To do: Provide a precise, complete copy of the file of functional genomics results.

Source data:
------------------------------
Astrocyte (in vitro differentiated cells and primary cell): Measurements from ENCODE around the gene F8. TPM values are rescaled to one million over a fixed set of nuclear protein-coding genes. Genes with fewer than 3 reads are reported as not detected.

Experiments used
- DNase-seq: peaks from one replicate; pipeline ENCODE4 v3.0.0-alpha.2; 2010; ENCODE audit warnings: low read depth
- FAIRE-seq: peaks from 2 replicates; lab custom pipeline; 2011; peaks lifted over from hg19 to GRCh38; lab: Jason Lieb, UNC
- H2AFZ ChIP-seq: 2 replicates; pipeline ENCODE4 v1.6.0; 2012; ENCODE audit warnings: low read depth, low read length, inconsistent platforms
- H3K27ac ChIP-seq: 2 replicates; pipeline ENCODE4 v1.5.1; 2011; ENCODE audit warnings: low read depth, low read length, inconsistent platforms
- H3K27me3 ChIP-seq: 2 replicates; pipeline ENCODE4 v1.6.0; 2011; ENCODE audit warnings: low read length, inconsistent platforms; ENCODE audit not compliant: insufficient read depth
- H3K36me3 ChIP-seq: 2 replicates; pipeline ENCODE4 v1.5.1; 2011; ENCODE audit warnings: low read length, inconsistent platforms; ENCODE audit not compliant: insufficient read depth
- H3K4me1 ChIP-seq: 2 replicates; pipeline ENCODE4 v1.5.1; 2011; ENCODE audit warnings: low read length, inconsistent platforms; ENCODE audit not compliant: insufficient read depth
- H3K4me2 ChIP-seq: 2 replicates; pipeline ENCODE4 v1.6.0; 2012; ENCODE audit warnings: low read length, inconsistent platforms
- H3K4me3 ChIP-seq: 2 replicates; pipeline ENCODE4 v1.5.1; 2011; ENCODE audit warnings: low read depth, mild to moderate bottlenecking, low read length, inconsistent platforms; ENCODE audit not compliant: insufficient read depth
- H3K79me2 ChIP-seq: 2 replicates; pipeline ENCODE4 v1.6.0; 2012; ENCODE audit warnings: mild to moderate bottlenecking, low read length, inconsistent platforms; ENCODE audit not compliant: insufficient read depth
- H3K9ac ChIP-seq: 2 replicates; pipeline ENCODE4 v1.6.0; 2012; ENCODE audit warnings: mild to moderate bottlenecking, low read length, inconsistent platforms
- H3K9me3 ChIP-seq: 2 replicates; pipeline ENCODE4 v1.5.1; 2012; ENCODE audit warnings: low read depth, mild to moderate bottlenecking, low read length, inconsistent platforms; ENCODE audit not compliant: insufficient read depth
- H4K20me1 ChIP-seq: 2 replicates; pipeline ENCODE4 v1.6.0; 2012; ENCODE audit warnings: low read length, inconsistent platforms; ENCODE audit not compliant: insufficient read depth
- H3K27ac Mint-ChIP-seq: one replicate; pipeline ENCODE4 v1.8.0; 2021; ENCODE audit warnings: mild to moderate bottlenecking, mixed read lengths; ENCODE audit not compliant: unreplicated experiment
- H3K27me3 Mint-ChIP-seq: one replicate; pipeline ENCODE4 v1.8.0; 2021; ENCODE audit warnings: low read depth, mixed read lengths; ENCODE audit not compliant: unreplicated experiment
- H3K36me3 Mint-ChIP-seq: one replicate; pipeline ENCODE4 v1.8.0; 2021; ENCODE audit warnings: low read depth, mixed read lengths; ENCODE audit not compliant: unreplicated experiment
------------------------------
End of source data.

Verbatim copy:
Astrocyte (in vitro differentiated cells and primary cell): Measurements from ENCODE around the gene F8. TPM values are rescaled to one million over a fixed set of nuclear protein-coding genes. Genes with fewer than 3 reads are reported as not detected.

Experiments used
- DNase-seq: peaks from one replicate; pipeline ENCODE4 v3.0.0-alpha.2; 2010; ENCODE audit warnings: low read depth
- FAIRE-seq: peaks from 2 replicates; lab custom pipeline; 2011; peaks lifted over from hg19 to GRCh38; lab: Jason Lieb, UNC
- H2AFZ ChIP-seq: 2 replicates; pipeline ENCODE4 v1.6.0; 2012; ENCODE audit warnings: low read depth, low read length, inconsistent platforms
- H3K27ac ChIP-seq: 2 replicates; pipeline ENCODE4 v1.5.1; 2011; ENCODE audit warnings: low read depth, low read length, inconsistent platforms
- H3K27me3 ChIP-seq: 2 replicates; pipeline ENCODE4 v1.6.0; 2011; ENCODE audit warnings: low read length, inconsistent platforms; ENCODE audit not compliant: insufficient read depth
- H3K36me3 ChIP-seq: 2 replicates; pipeline ENCODE4 v1.5.1; 2011; ENCODE audit warnings: low read length, inconsistent platforms; ENCODE audit not compliant: insufficient read depth
- H3K4me1 ChIP-seq: 2 replicates; pipeline ENCODE4 v1.5.1; 2011; ENCODE audit warnings: low read length, inconsistent platforms; ENCODE audit not compliant: insufficient read depth
- H3K4me2 ChIP-seq: 2 replicates; pipeline ENCODE4 v1.6.0; 2012; ENCODE audit warnings: low read length, inconsistent platforms
- H3K4me3 ChIP-seq: 2 replicates; pipeline ENCODE4 v1.5.1; 2011; ENCODE audit warnings: low read depth, mild to moderate bottlenecking, low read length, inconsistent platforms; ENCODE audit not compliant: insufficient read depth
- H3K79me2 ChIP-seq: 2 replicates; pipeline ENCODE4 v1.6.0; 2012; ENCODE audit warnings: mild to moderate bottlenecking, low read length, inconsistent platforms; ENCODE audit not compliant: insufficient read depth
- H3K9ac ChIP-seq: 2 replicates; pipeline ENCODE4 v1.6.0; 2012; ENCODE audit warnings: mild to moderate bottlenecking, low read length, inconsistent platforms
- H3K9me3 ChIP-seq: 2 replicates; pipeline ENCODE4 v1.5.1; 2012; ENCODE audit warnings: low read depth, mild to moderate bottlenecking, low read length, inconsistent platforms; ENCODE audit not compliant: insufficient read depth
- H4K20me1 ChIP-seq: 2 replicates; pipeline ENCODE4 v1.6.0; 2012; ENCODE audit warnings: low read length, inconsistent platforms; ENCODE audit not compliant: insufficient read depth
- H3K27ac Mint-ChIP-seq: one replicate; pipeline ENCODE4 v1.8.0; 2021; ENCODE audit warnings: mild to moderate bottlenecking, mixed read lengths; ENCODE audit not compliant: unreplicated experiment
- H3K27me3 Mint-ChIP-seq: one replicate; pipeline ENCODE4 v1.8.0; 2021; ENCODE audit warnings: low read depth, mixed read lengths; ENCODE audit not compliant: unreplicated experiment
- H3K36me3 Mint-ChIP-seq: one replicate; pipeline ENCODE4 v1.8.0; 2021; ENCODE audit warnings: low read depth, mixed read lengths; ENCODE audit not compliant: unreplicated experiment